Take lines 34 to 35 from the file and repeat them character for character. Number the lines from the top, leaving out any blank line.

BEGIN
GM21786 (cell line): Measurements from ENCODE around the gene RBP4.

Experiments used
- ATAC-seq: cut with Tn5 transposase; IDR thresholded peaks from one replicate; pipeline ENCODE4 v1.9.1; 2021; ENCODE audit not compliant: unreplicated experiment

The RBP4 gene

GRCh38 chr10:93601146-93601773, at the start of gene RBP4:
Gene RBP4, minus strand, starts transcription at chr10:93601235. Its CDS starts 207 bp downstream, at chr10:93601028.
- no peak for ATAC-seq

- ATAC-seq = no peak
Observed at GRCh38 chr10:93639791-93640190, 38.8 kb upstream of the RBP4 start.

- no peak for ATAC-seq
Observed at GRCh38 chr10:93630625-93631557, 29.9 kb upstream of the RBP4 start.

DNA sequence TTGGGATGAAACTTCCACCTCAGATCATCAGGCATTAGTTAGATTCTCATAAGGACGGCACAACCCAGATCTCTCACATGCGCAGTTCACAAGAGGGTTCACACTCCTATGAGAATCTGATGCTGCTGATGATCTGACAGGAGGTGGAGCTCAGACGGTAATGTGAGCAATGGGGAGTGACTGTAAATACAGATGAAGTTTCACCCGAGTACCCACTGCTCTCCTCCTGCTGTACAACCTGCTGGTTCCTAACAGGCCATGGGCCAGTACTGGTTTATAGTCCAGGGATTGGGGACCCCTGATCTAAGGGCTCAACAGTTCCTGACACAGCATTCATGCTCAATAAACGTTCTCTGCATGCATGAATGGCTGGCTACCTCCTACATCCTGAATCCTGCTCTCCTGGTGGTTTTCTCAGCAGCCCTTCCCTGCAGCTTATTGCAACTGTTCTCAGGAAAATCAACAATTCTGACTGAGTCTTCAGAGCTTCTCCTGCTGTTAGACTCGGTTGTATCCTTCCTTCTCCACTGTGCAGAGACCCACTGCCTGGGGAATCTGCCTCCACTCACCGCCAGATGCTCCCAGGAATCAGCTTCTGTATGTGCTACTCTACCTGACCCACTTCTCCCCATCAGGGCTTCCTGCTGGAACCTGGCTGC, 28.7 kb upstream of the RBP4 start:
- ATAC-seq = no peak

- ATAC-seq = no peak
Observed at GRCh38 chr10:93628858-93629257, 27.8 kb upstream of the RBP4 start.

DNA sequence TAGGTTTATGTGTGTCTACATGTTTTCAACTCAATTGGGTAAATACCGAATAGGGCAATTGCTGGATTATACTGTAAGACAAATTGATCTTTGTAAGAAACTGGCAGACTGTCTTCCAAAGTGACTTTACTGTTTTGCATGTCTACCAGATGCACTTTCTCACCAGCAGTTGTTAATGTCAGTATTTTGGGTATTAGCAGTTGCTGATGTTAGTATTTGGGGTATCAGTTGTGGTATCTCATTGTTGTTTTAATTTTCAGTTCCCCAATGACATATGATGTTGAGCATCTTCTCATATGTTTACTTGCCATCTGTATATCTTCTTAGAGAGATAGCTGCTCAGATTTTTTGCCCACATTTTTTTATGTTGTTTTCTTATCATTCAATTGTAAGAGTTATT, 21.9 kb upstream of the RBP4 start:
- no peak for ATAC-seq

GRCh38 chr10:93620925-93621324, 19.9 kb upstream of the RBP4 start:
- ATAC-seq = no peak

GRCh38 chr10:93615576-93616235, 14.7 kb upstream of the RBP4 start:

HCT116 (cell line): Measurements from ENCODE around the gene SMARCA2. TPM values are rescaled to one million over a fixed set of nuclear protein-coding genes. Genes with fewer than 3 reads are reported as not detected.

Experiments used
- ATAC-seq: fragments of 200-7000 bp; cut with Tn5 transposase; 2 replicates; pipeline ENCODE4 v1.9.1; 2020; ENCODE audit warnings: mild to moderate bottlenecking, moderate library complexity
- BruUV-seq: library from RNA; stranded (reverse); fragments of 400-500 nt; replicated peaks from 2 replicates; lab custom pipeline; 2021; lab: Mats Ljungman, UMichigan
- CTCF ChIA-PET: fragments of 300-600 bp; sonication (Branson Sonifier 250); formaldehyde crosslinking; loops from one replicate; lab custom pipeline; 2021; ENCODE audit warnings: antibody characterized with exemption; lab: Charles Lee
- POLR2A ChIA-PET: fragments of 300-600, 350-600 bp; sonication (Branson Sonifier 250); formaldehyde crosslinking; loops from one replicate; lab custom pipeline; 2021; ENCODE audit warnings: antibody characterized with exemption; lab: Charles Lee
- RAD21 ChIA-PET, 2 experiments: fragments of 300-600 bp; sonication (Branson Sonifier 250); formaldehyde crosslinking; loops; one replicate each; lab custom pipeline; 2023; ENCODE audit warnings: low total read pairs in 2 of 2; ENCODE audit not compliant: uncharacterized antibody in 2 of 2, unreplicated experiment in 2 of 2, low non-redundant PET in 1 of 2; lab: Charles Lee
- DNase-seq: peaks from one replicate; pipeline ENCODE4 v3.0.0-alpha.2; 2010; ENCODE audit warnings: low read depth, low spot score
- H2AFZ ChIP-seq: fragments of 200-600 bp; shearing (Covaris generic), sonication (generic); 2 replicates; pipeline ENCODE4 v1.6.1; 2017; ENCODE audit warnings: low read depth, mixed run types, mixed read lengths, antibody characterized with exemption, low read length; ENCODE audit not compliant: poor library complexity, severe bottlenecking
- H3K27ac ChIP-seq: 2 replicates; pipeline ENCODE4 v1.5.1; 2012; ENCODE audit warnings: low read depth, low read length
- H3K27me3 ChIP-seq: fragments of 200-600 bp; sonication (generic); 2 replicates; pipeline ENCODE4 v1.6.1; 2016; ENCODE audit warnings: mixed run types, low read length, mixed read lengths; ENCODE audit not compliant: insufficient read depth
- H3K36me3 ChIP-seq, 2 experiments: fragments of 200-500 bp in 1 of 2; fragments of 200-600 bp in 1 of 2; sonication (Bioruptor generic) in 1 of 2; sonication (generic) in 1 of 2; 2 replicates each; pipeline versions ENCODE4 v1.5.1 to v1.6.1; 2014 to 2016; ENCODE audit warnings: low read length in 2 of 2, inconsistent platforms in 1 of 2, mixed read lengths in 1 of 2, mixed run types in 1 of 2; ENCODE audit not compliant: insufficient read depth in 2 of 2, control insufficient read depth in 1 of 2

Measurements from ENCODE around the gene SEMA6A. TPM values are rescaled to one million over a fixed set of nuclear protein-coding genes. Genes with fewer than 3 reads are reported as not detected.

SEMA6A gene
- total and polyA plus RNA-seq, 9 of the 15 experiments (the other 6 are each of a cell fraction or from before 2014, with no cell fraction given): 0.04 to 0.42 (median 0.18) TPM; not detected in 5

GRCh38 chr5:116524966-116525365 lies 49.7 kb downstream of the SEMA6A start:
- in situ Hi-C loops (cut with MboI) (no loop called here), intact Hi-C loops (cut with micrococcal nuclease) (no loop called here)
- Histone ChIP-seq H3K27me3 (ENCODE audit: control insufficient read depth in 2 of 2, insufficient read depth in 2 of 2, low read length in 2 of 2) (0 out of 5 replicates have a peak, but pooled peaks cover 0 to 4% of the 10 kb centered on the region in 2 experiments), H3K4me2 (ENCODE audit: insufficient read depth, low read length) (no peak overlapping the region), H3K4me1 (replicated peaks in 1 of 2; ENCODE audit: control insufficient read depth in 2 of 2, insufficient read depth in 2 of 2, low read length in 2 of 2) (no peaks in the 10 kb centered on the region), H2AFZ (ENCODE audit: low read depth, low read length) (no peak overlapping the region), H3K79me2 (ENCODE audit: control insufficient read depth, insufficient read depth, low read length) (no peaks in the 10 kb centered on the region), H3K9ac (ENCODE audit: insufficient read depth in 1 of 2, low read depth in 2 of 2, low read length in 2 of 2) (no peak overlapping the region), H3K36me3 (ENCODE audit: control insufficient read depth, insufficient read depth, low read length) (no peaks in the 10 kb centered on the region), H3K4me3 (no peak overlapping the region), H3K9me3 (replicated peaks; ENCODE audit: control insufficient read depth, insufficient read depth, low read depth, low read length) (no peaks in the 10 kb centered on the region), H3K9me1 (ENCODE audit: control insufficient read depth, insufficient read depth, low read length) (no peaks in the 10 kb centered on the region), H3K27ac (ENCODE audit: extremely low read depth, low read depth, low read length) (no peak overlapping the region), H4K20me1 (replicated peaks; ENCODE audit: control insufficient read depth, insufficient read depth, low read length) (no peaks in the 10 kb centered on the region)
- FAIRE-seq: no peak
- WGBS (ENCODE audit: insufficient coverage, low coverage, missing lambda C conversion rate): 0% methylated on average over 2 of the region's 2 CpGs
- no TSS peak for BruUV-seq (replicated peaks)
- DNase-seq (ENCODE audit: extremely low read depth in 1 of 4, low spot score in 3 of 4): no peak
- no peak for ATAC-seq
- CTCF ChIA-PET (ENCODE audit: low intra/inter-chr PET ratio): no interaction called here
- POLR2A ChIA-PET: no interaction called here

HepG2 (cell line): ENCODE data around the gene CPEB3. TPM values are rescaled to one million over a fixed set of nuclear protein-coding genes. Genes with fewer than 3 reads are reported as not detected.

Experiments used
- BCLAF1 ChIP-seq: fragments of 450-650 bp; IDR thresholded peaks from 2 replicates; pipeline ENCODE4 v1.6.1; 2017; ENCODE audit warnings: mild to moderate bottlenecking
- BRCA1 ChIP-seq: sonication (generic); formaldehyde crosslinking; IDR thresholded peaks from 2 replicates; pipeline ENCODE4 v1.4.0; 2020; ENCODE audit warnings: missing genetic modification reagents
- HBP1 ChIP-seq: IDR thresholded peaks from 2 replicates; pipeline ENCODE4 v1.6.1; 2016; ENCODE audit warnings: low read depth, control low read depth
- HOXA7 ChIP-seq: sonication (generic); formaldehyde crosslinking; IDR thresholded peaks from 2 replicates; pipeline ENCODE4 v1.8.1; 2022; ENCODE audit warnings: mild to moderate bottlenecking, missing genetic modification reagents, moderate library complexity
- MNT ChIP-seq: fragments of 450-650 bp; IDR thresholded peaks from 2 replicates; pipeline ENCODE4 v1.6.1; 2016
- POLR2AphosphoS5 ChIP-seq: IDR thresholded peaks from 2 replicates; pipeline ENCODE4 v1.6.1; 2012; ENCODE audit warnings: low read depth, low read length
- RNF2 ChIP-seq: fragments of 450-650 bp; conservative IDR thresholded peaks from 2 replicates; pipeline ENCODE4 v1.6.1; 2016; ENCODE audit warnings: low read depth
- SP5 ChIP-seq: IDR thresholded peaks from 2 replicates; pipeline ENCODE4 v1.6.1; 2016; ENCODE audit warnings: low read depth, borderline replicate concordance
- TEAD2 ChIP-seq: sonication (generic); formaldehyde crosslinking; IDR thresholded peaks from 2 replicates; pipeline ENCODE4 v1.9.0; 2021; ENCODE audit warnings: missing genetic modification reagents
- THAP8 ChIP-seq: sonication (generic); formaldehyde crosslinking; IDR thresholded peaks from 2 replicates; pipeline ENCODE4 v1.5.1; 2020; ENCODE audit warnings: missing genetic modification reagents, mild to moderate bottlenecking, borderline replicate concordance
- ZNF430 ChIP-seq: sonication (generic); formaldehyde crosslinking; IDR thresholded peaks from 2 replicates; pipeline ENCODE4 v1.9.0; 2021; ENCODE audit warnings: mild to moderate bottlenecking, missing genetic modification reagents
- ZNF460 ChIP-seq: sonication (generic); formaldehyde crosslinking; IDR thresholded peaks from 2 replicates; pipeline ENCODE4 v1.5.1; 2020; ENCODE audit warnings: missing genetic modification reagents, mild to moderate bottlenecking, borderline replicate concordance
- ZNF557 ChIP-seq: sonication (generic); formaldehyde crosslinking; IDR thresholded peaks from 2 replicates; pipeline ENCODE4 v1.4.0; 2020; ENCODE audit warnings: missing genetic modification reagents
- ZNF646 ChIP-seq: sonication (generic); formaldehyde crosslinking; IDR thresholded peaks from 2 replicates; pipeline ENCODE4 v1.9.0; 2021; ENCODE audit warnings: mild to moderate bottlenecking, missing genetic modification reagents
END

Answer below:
SEMA6A gene
- total and polyA plus RNA-seq, 9 of the 15 experiments (the other 6 are each of a cell fraction or from before 2014, with no cell fraction given): 0.04 to 0.42 (median 0.18) TPM; not detected in 5